In freshman English, we were told to write something like, “In Lord of the Flies, William Golding proves that human nature is flawed.” The claim always troubled me, and, it turns out, Golding’s story is wrong. Rutger Bregman writes in the Guardian of “The Real Lord of the Flies,” what really happened when a group of young schoolboys was shipwrecked on an island. The story is fascinating. Essentially, things went pretty well. The boys survived off “fish, coconuts, and tame birds.” They even eventually found bananas and taro planted by a group that used to live on the island. They adhered to a regimented schedule of work. Fights were resolved. When one boy broke his leg, the others cared for him. They even built a badminton court and gym. Where Golding expected man’s darkness to be unleashed, a group of boys cooperated and had a half-decent time.
We didn’t really need a counterexample to prove Golding wrong. Fictional stories don’t “prove” things, obviously. Claims about “human nature” are almost always ill defined. When more well-defined, related claims are asked, they are answered through investigation, presumably the sort of investigation done by psychologists. Steven Pinker’s Blank Slate is clearly a more serious attempt to probe human nature than a story of boys on an island.
I’m not sure why we were taught to read fiction looking for the author’s grand and sweeping claims.
 Certain writers make truly interesting and grand claims. But those are the ones you only really hear about once you’re past the drudgery of high school coursework, after you’ve been thoroughly gaslit into thinking Fitzgerald is one of history’s greatest authors. More often, the grand claims are useless. Worse, they’re uninteresting. They make the ignorant student rightly ask, “Who cares what they think?” It makes fiction seem like a ridiculous enterprise.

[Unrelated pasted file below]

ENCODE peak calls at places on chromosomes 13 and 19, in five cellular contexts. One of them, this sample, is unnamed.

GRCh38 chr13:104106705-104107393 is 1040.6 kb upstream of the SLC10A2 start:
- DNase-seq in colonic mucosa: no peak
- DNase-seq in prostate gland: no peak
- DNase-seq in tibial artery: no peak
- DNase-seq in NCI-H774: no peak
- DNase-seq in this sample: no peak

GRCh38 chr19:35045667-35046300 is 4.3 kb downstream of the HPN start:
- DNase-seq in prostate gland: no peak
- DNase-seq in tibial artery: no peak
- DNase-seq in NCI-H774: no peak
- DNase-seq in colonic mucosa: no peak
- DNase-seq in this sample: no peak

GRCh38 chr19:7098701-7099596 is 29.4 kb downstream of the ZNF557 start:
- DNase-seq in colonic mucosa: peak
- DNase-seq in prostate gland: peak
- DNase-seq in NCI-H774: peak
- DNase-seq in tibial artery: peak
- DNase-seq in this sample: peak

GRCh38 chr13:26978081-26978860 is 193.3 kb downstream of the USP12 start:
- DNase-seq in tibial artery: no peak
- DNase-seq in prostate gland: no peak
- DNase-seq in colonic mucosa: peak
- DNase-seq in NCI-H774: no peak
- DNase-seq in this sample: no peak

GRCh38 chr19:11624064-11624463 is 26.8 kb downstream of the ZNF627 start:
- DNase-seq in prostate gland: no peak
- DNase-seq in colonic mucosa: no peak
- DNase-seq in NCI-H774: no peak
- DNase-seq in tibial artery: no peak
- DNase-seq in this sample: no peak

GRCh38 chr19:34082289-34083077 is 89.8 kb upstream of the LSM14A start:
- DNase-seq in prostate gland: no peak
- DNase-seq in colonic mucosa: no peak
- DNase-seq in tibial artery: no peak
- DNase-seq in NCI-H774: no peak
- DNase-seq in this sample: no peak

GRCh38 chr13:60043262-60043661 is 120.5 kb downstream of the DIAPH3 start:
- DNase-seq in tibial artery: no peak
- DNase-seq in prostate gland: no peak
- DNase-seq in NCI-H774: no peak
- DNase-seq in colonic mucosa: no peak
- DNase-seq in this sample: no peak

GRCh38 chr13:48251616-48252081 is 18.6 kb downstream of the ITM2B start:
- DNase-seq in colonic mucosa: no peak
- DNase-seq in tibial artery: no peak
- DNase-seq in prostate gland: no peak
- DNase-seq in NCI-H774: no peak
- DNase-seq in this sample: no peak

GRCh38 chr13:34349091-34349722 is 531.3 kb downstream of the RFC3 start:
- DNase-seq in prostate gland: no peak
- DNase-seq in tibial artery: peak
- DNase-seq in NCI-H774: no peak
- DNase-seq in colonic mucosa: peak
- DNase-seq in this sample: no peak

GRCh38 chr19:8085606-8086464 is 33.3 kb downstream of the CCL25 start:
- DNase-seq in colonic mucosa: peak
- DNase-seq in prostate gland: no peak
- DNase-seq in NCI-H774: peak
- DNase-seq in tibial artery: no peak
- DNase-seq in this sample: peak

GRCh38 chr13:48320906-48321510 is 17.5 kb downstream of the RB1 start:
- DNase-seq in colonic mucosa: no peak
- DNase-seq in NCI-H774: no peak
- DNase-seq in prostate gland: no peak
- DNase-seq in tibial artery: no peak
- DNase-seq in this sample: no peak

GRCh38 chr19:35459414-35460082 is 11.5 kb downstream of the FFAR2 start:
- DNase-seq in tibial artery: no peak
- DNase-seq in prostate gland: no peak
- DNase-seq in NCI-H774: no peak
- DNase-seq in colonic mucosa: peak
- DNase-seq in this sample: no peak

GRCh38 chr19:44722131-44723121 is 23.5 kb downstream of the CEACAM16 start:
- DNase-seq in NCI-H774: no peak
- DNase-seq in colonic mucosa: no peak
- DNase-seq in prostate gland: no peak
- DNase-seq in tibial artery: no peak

“Who cares?” is a sophomoric question, but it deserves a serious answer. What is fiction actually for if not bold claims about the human condition? Looking for essential qualities is often a fool’s errand, and grand theories of art invariably fail. Yet fiction seems at its best to me not when it asserts a contentious claim, but when it shows the significance and profundity of trite truths, or gives you insight into a particular thing you might have overlooked. We begin to see something not that we find implausible, but something that we may have missed or underrated. Fiction, to fall into cliché, helps you piece together a more complete understanding of the world.
Consider Italo Calvino’s The Cloven Viscount, where a man is split down the middle into his ‘good’ half and ‘bad’ half. The premise is simple and the basic point is clear: An ignorant conception of the good, as well as an ignorant conception of evil, will lead to badness. The genius of the novella, the reason that it is worth reading over my sentence summary, is in how Calvino is able to draw this out for us. His story gives us a clear mental model for what goes wrong, rather than a vague impression. Indeed, where clichés are easy to shrug off, fiction is able to reinforce their truths in a sticky way.
Let’s teach fiction more like this. Students don’t need simplistic prompts; they need to know why novels, art, life—anything—matters. A more nuanced english education will create more analytical readers, and stop the too-smart-for-their-own-good kids from dismissing it. At the very least, we should be yearning to reach out to the green light of better fiction, with bespectacled eyes that can look down and judge moral truth.
1. Strangely enough, collegiate English education seems to make the opposite mistake: Students become too afraid to make any substantive and interesting claim about a book. But, that’s a musing for another time. ^